Ohio City — West 25th St. in particular — holds a special place in the hearts of Clevelanders who have a passion for dining. While numerous entrepreneurs have helped make this neighborhood successful, only a select few were there at its inception. One of them was Sam McNulty who, with his partnership group, recognized the heritage and potential of the area.
Since opening Bier Market in 2005, they haven't looked back. The addition of the critically acclaimed Bar Cento, Market Garden Brewery and Speakeasy solidified the reputation of this group as an industry leader in Northeast Ohio. As a fan myself, I was eager to check out their latest creation: Nano Brew, a mini-version of a standard brewpub. The concept is brewing a single barrel of beer at a time, with a one-barrel brew house system located a few feet from the bar.
Immediately upon entering, it's clear you are not in the former Garage Bar space. Splashes of industrial, urban and rustic designs complement a two-wheel motif. Exposed brick, Amish walnut wood floors, and a reclaimed wood bar and tabletops set the tone for a no-nonsense beer drinking environment. The most prominent design feature is bikes — the pedaling kind. Nano brewmaster Andy Tveekman has concocted "Radlers" (German for riders), low-alcohol beers designed for cyclists. Mixed with lemonade and other ingredients to increase hydration, these beverages minimize intoxication and reduce your possible PUI (pedaling under the influence). Nano also offers a nifty parking "corral" for up to 30 bikes, and discounts for riders with helmets. There's even a small shop for basic bike repairs.
I made my first visit on a busy Friday night, and found all the tables and barstools filled. With no host stand in sight, I waited as staff members walked past me numerous times. After 10 minutes, I finally managed to flag down a server who looked down at me like a second-class citizen and said, "We don't do waits here, it's first-come, first-served." I was eventually able to get a place at the bar, where after waiting for another 10 minutes and being ignored, I finally gave up and left.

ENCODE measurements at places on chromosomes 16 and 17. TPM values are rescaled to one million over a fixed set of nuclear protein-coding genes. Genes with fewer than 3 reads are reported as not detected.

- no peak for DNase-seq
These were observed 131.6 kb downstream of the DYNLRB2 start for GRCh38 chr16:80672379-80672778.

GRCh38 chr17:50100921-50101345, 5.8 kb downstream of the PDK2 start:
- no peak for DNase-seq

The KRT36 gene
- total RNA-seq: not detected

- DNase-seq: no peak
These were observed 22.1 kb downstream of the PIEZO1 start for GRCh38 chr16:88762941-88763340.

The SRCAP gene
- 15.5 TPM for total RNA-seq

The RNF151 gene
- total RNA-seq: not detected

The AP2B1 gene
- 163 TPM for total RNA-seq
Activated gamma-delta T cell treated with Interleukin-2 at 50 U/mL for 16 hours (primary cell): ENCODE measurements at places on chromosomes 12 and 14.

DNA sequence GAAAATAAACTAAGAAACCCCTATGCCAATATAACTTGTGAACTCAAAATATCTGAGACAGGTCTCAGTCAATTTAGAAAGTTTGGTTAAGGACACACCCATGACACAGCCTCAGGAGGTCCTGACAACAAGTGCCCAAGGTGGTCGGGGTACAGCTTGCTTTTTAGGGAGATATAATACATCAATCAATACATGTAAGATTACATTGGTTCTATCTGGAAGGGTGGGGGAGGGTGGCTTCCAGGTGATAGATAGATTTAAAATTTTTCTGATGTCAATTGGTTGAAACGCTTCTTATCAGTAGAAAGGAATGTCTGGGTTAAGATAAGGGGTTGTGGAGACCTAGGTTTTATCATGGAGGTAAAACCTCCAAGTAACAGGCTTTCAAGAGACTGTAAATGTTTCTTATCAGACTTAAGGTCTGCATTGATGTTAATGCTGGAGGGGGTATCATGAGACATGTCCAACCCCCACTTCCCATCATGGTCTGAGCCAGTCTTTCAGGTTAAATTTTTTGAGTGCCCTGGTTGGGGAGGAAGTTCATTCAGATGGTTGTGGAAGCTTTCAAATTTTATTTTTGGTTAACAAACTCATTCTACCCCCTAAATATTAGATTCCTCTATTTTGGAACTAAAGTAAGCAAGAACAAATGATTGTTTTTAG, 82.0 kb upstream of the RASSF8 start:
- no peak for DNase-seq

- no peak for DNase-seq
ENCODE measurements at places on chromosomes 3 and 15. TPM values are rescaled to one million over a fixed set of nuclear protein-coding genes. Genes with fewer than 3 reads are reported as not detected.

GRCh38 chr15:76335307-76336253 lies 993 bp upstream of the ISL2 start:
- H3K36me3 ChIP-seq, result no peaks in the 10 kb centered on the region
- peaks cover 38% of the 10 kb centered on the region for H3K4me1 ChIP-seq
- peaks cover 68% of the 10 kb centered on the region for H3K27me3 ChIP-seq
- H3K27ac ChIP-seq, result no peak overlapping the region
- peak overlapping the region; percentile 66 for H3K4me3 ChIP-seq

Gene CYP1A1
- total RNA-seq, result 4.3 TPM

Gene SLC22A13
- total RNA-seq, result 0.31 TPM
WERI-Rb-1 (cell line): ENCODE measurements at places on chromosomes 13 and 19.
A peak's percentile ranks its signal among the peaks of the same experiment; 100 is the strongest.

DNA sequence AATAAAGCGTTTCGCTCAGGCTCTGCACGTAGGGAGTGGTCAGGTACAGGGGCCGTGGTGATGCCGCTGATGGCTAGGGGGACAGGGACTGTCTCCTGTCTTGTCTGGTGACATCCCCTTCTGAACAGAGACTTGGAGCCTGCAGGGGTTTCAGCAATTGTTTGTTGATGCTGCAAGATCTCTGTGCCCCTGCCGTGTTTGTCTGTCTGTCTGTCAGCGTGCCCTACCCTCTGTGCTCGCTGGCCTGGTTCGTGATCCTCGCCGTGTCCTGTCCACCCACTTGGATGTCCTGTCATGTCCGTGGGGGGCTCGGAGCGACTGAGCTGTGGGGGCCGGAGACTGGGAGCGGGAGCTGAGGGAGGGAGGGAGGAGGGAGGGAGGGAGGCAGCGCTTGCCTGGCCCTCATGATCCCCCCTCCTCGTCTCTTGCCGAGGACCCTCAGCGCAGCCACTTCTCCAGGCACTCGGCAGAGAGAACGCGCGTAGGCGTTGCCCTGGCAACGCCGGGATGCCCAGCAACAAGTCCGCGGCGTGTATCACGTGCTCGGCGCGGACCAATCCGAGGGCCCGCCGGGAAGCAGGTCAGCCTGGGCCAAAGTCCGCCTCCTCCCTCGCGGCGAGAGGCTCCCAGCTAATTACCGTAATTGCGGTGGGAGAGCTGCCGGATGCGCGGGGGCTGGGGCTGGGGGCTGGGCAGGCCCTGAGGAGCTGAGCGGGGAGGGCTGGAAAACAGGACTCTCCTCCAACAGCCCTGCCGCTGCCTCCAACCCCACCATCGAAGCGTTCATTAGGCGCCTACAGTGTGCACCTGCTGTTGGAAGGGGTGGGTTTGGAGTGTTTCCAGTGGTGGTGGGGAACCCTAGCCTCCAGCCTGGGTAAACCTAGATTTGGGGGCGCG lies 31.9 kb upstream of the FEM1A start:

Beside myself with disappointment, I was determined to give Nano another try. I picked a day and time — Monday at 4:45 p.m., 15 minutes after it opened — when crowds would not be an issue. My companion and I were the only people there, so it was easy to grab a couple barstools. The bartender was knowledgeable but still seemed to have an air of entitlement, like she was doing us a favor by waiting on us.
The endless sea of taps leaves no doubt that beer is the primary driver here. Nano offers one of the best draft selections in Northeast Ohio, with many of its 24 handles featuring local brews. The selections we tried were all ambitious and executed flawlessly. The KOLSCH, Nano Namber, and Nano Particle Accelerator will command liquid respect from rookies and beer snobs alike. With a respectable 5.5 percent A.B.V., Namber delivers the bitterness you expect from a world-class amber. A good KOLSCH is a delicacy in these parts, and Nano's is not good — it's great. The bright, straw-yellow hue and perfect punch of hops is a tribute to the century-old German recipe. My favorite, the Nano Particle Accelerator, is a double IPA with a bold, yet less sweet taste that goes down surprisingly easy. Consume with caution.